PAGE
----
“Break new ground in beauty branding”
After the brainstorms & research in Post 1 and Post 2, I have decided to do a little more brainstorming for ideas before settling on a topic and with a more grounded understanding of how the beauty market works I feel the decisions I am making are right.
Below is the first set of Ideas I had. They are as follows:
. A company that focuses on personalised medication aimed at all audiences, prescription medicine too.
. A beauty brand with ‘no packaging’ – to be named “out of the box”
. Quite a humorous brand that addresses the issue your trying to fight
Out of the box
Acne/Dark Circles/Dry Skin (the area the product combats)
Ruling Out Ideas:
Seems though the aim of my beauty brand is to include everyone and not aim the product at a specific gender, age etc I have chosen to rule out the “sharp”, humorous idea because quite frankly there are a number of people I know who wouldn’t dream of buying a product that is advertising their specific issue. This is unintentionally ruling out older, more straight laced people also as many middle aged/older people are a little too mature for this kind of humour. Also some individuals may be insulted in some ways by this kind of branding. For example if this creme is to combat stretch marks and was named “STRETCH MARKS” I can’t imagine many people would want to advertise to the world that they have stretch marks – regardless of whether or not the product would work or not, many of people would’ve been turned away before they even had a chance to try it. The development for this idea is below:
I researched different words that would be less offensive but I still stand by the point I made before about ruling out people/offending people before they even have a chance to see if this product works for them.
Though it is humorous and clever maybe for the young adult audience, I still feel it is contradicting the whole point of this brief a little bit.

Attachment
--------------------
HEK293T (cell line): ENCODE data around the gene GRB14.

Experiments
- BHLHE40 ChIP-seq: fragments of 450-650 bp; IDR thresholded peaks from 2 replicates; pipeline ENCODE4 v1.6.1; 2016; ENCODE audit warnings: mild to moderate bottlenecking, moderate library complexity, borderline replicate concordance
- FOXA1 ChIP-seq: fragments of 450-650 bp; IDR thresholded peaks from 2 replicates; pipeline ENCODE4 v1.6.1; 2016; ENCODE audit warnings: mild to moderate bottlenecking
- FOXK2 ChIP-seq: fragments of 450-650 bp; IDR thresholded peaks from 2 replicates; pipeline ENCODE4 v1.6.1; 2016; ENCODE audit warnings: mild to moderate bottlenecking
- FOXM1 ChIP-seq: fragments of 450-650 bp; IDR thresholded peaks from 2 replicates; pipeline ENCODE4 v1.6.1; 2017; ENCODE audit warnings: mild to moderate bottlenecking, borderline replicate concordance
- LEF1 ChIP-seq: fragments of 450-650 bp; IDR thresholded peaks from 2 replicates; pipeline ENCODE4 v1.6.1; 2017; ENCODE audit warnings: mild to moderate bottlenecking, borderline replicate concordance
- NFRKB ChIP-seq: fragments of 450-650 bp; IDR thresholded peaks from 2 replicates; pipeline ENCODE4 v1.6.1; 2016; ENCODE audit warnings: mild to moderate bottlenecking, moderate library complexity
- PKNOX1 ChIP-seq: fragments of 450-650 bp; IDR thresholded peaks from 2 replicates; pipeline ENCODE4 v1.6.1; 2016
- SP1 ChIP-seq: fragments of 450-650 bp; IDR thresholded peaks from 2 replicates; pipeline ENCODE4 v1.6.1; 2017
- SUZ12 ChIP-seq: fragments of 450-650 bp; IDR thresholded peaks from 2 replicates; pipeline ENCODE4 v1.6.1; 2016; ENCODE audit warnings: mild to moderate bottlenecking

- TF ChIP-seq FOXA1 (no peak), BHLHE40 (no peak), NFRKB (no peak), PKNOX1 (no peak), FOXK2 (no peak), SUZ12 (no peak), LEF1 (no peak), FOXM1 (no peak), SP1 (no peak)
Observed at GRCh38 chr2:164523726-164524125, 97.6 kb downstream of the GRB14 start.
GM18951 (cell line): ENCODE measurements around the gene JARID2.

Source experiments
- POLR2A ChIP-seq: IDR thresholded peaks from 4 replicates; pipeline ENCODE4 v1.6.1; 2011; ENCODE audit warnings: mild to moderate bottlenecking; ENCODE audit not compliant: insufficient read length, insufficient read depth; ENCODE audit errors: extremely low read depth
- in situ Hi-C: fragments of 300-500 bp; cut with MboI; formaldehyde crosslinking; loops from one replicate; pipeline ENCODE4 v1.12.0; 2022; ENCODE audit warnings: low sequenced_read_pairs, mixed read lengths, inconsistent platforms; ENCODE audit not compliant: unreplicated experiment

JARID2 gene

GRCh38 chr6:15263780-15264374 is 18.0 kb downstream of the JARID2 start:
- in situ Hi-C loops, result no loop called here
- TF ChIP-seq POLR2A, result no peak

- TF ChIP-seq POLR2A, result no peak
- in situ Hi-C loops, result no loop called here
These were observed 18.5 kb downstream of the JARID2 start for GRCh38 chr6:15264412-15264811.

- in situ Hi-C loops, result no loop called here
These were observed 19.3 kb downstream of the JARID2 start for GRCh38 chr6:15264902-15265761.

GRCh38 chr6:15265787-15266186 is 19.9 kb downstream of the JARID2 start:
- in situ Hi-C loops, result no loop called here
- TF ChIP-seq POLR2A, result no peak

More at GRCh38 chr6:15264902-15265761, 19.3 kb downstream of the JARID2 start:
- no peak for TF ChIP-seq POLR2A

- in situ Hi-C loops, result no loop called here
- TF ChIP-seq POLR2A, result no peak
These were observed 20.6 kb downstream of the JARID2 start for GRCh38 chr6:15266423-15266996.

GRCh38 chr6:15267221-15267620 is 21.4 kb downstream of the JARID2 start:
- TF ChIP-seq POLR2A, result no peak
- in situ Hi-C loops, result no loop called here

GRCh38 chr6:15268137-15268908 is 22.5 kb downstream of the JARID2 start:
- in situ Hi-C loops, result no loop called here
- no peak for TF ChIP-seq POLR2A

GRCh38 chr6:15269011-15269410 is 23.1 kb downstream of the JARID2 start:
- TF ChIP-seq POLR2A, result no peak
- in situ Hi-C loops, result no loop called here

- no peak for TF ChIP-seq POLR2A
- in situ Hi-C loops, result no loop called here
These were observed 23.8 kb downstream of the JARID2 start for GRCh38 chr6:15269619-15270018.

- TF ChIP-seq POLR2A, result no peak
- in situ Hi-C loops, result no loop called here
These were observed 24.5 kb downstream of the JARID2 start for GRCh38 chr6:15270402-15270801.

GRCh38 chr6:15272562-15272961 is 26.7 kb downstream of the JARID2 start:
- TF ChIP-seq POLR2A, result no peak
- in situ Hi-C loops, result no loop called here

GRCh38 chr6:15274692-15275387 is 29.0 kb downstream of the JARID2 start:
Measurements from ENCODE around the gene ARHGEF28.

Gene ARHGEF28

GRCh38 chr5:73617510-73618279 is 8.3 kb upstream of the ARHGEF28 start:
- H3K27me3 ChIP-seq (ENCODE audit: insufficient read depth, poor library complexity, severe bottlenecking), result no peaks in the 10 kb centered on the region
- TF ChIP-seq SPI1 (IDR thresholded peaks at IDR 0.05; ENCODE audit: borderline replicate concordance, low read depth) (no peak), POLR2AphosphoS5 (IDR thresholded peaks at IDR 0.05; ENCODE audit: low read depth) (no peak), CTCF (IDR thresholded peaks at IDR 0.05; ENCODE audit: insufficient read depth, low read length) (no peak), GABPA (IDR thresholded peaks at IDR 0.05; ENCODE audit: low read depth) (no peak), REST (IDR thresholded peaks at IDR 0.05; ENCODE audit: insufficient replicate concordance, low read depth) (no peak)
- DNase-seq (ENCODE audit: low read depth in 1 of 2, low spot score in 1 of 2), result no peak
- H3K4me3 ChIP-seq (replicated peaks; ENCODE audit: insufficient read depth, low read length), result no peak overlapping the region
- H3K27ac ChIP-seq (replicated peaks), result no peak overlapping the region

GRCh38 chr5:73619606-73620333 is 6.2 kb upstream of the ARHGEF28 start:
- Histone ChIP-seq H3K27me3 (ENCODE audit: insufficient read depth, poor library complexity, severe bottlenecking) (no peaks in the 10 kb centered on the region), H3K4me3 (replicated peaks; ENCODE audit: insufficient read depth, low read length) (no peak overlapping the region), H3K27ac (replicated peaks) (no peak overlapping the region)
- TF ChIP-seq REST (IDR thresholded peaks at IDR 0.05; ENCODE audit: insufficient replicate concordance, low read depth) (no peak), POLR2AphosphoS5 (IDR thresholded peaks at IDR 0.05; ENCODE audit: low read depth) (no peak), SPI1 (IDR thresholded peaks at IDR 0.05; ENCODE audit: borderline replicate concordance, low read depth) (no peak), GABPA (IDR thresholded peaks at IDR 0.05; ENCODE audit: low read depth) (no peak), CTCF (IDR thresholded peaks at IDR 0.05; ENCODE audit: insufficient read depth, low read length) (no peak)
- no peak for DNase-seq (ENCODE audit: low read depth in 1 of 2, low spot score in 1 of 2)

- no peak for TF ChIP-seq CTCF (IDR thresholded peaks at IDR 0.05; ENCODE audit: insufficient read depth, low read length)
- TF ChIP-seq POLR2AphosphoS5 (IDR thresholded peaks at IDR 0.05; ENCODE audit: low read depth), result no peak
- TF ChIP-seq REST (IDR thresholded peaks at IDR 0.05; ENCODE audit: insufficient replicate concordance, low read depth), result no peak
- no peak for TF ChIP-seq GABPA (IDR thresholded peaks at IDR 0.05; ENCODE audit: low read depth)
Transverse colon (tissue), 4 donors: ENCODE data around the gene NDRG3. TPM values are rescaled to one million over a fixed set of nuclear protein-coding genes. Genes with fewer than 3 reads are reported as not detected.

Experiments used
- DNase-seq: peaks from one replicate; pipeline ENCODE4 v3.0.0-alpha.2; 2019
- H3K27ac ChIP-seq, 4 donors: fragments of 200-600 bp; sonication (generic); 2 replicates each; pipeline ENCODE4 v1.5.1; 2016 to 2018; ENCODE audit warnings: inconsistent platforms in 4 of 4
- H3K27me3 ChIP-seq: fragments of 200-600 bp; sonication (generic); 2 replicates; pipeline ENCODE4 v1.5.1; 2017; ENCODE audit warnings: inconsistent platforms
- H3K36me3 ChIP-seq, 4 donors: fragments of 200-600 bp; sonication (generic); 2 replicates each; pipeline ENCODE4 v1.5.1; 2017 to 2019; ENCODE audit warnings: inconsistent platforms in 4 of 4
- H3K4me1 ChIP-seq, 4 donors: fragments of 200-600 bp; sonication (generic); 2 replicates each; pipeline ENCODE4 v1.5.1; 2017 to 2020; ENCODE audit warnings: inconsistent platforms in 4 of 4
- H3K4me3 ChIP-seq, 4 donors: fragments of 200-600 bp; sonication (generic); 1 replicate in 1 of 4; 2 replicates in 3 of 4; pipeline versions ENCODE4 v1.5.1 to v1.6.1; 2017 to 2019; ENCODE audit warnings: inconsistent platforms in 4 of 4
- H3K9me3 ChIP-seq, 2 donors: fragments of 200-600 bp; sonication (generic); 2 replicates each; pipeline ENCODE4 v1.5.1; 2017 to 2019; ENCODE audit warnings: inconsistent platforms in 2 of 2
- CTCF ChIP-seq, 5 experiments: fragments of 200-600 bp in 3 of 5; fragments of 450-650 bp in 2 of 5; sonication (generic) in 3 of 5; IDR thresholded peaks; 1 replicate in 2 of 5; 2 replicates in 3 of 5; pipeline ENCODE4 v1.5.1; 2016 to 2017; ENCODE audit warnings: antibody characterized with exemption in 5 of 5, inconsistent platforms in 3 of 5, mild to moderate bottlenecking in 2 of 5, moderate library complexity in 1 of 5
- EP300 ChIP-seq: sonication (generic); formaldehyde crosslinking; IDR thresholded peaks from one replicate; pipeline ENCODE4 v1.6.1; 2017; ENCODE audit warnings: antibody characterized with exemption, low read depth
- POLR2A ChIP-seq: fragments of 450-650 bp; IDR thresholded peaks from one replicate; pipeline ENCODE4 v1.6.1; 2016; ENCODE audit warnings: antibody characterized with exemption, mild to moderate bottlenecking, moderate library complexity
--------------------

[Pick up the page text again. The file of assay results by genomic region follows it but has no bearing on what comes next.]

The second idea I had was to create a product that doesn’t have packaging/that breaks free of the stereotypical packaging – quite literally. Though I think this is a decent idea, I still don’t feel like it is really hitting the whole issue the beauty industry is causing correctly – yes this product would almost be ‘bursting out’ of the usual, stereotypical packaging (thus stigmas attached to it), but it would still contain an essence of the type of marketing I am trying to avoid entirely.
I eventually decided to rule out this idea because of how unpractical it is – also it wouldn’t be environmentally friendly to mass produce packaging that essentially is two packages in one.
The final idea:
I have finally settled on the idea of having a customisable beauty brand that isn’t consumer specific.
May favourite names are Human, You/U and Your (insert product name).
Which of these I will end up choosing I’m not yet sure, I might even use more than one, first as the company name (who manufactures the products) and the other as the name of the product itself, of course this will change depending on the product itself.
I began looking into different product packaging that doesn’t hold any gender stereotypes on my Pinterest:
From extensive searching and researching I have come t the conclusion that I’ll be creating quite a simple looking brand – I have collected some examples of bottles & packaging that I really like for this topic, these aren’t all beauty products – see below:
Most of the above don’t really fit into a specific category and I like that about them. I want my brand to give off the same simplistic yet sophisticated, genderless vibes.
When it comes to brands I know that aren’t really that gender specific, Simple and Nivea come to mind. There is a screenshot of Nivea’s website below, as you’ll see from the link Nivea still had mens and women’s categories of skincare which is what I’m trying to avoid.
Their website isn’t the look I’m going for though I wanted to point out how their use of colour and font makes them almost seem like a unisex brand – though they have separate categories of course.
As I mentioned before I wanted to keep all animal products out of this line so I took a quick look at Vegan product packaging from food to skincare.
What I found was green – plants… the same kind of marketing repeated throughout everything marketing themselves as Vegan. As an addition to this, a lot of companies are so focused on marketing their “Vegan, cruelty free” produce that they’re almost clouding over the real benefits/goals of their products.
The conclusion of this research is I’m going to avoid shoving that my product is “VEGAN” in people’s faces (because believe it or not, this turns people away – my mother being one of these people) and focus on the main benefits/functions of the products I’ll be branding. Alpro is a vegan food company, their branding is below:
(I don’t have anything against Vegan produce I just don’t like most – not all – of the marketing as it aims at a narrow part of the population by making it seem like it’s only for vegans, not for regular people.)